Supreme Court copyright case: Did Warhol images of Prince cross the line?
The Supreme Court on Wednesday weighed a major copyright clash over Andy Warhol’s use of a photo of Prince, and appeared divided on how far artists may go in using the work of others.
The case is being followed in the art and entertainment industries, which both rely on copyrights and often license copyrighted material for new works, such as films that are based on or adapted from novels.
During a lively back-and-forth, the justices sounded interested and engaged but divided over the case. At issue is whether an artist may use copyrighted material without paying a fee if the new work is “transformative” in its meaning and message.
Chief Justice John G. Roberts Jr. said Warhol’s work may qualify as new and transformative, as his silkscreen portraits of Prince were quite different from the photos they were based on. The painter’s work was a “comment on modern society” and the impact of celebrity, Roberts said.
Such a view, if adopted by the court, could devastate the photography industry, replied Washington attorney Lisa S. Blatt, who represents celebrity photographer Lynn Goldsmith. It could also damage the music, movie and publishing industries, Blatt said.
It would be too easy, she said, for artists, advertisers or others to rework a copyrighted piece and claim they had created something new. “Copyright will be at the mercy of copycats” if that is allowed, she said.
Justice Clarence Thomas seemed to agree with Blatt. The normally reticent jurist also had a surprise for his colleagues.
“Let’s say that I’m ... a Prince fan, which I was in the ’80s,” he said, prompting laughter in the courtroom. “And ... let’s say I’m also a Syracuse [University football] fan ... and make one of those big blowup posters of [the Warhol painting] ‘Orange Prince’ and change the colors a little bit around the edges and put ‘Go Orange’ underneath.
“Would you sue me” for infringing Warhol’s copyright? Thomas asked Roman Martinez, attorney for the Andy Warhol Foundation for the Visual Arts.
“I’ve changed the message,” he added.
Martinez replied that such a use may not be the kind of transformation“that the copyright laws are intended to foster, which is really encouraging follow-on artists to use creativity to kind of introduce new ideas.”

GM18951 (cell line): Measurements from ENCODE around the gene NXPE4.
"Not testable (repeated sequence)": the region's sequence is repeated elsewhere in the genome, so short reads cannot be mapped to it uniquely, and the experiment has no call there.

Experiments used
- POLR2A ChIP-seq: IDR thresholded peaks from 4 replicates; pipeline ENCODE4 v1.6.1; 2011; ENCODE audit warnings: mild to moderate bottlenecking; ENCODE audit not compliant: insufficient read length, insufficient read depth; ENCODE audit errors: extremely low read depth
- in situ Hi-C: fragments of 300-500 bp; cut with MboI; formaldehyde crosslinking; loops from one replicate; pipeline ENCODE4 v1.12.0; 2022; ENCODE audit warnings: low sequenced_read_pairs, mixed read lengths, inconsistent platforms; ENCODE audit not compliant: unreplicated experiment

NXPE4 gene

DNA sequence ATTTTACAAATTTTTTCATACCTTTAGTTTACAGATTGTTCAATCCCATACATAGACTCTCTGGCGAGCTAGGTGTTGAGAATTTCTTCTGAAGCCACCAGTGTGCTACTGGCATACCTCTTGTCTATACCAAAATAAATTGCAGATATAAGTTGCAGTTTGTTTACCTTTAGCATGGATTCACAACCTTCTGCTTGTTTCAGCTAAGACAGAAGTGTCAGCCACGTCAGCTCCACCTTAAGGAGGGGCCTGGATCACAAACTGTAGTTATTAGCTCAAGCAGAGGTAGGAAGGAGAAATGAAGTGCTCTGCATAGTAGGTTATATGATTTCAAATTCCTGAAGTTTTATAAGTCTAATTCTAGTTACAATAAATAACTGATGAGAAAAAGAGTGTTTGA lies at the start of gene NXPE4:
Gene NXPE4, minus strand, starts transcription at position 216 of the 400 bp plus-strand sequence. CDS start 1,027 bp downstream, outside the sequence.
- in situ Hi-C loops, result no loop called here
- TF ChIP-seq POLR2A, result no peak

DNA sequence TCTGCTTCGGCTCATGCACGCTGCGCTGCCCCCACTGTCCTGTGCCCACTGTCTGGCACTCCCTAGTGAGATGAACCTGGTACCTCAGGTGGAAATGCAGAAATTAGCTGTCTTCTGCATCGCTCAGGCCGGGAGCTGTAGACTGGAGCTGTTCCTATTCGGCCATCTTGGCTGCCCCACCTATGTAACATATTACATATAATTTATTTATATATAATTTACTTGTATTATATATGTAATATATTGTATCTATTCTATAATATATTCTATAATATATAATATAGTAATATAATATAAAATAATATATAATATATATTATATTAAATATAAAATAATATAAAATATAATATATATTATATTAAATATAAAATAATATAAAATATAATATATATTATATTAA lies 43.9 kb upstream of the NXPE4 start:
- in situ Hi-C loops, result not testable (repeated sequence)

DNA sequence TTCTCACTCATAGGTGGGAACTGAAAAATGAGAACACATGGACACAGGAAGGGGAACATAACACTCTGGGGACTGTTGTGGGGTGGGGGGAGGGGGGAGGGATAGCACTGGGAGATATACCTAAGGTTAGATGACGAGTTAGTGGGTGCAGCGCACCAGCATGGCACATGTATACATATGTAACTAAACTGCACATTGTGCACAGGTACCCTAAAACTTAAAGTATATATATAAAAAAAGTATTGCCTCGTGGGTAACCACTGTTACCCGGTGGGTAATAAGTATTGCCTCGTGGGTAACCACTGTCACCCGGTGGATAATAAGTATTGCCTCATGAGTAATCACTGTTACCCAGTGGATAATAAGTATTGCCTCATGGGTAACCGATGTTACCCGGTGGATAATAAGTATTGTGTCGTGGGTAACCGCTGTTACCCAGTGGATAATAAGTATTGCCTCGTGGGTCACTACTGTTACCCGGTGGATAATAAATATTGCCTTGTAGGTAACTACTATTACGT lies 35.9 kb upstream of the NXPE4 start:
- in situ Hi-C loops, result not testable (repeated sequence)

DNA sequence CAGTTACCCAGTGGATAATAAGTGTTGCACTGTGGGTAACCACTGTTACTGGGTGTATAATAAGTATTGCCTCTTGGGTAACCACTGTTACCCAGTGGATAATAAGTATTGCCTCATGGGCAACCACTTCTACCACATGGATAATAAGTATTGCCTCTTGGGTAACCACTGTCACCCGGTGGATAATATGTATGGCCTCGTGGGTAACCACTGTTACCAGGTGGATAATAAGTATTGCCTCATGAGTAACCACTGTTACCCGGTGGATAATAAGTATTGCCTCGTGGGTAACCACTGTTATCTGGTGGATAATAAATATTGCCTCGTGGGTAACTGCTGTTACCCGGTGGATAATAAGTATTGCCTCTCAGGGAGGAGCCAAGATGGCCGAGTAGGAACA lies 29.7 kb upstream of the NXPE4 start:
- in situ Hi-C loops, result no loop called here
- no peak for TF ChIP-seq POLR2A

The exchange seemed to only complicate the question of when a new and transformed message allows for freely using copyrighted work.
Current copyright laws include a limited exemption for “fair use,” such as quoting a few lines from a book for a review or a news story. But the Warhol Foundation is asking the court to uphold a much broader exemption for new works that transform a copyrighted original.
For the record:
1:21 p.m. Oct. 13, 2022An earlier version of this story stated that Andy Warhol credited photographer Lynn Goldsmith and paid her a licensing fee. It was Vanity Fair that credited her and paid the fee.
In 1984, Vanity Fair magazine hired Warhol to do a painting portraying Prince, whose career had begun to reach new heights of commercial success with the release of “Purple Rain.” Warhol used a copyrighted photo taken in 1981 by Goldsmith to create the silkscreen. Vanity Fair credited Goldsmith for the photo and paid a $400 licensing fee.
More than three decades later, after Prince’s death, the Warhol Foundation charged Vanity Fair $10,250 to publish a larger set of silkscreens Warhol had made in 1984. This time, Goldsmith received no credit and no fee for the use of her work. When she raised the issue, the foundation sued her, alleging its use of her work was fair and legal. The U.S. 2nd Circuit Court of Appeals disagreed, saying there is no exception to fair use for celebrity artists.
The Supreme Court agreed to decide Warhol Foundation vs. Goldsmith because judges were divided over whether a new work that “transforms” a copyrighted original is protected as fair use.
In their legal briefs, lawyers for the Warhol Foundation argued that “a creative work that conveys a new meaning or message is transformative for purposes of the Copyright Act’s fair use defense” — so Warhol was free to use Goldsmith’s copyrighted photo for his silkscreens of Prince.
But Blatt, Goldsmith’s lawyer, said this view, if upheld, would upset all of copyright law.
It “would transform copyright law into all copying, no right,” she argued, saying that songs could be altered, book endings changed or photographs airbrushed to escape the reach of a copyright.
In that scenario, she wrote in her brief to the court, “fair use becomes a license to steal.”
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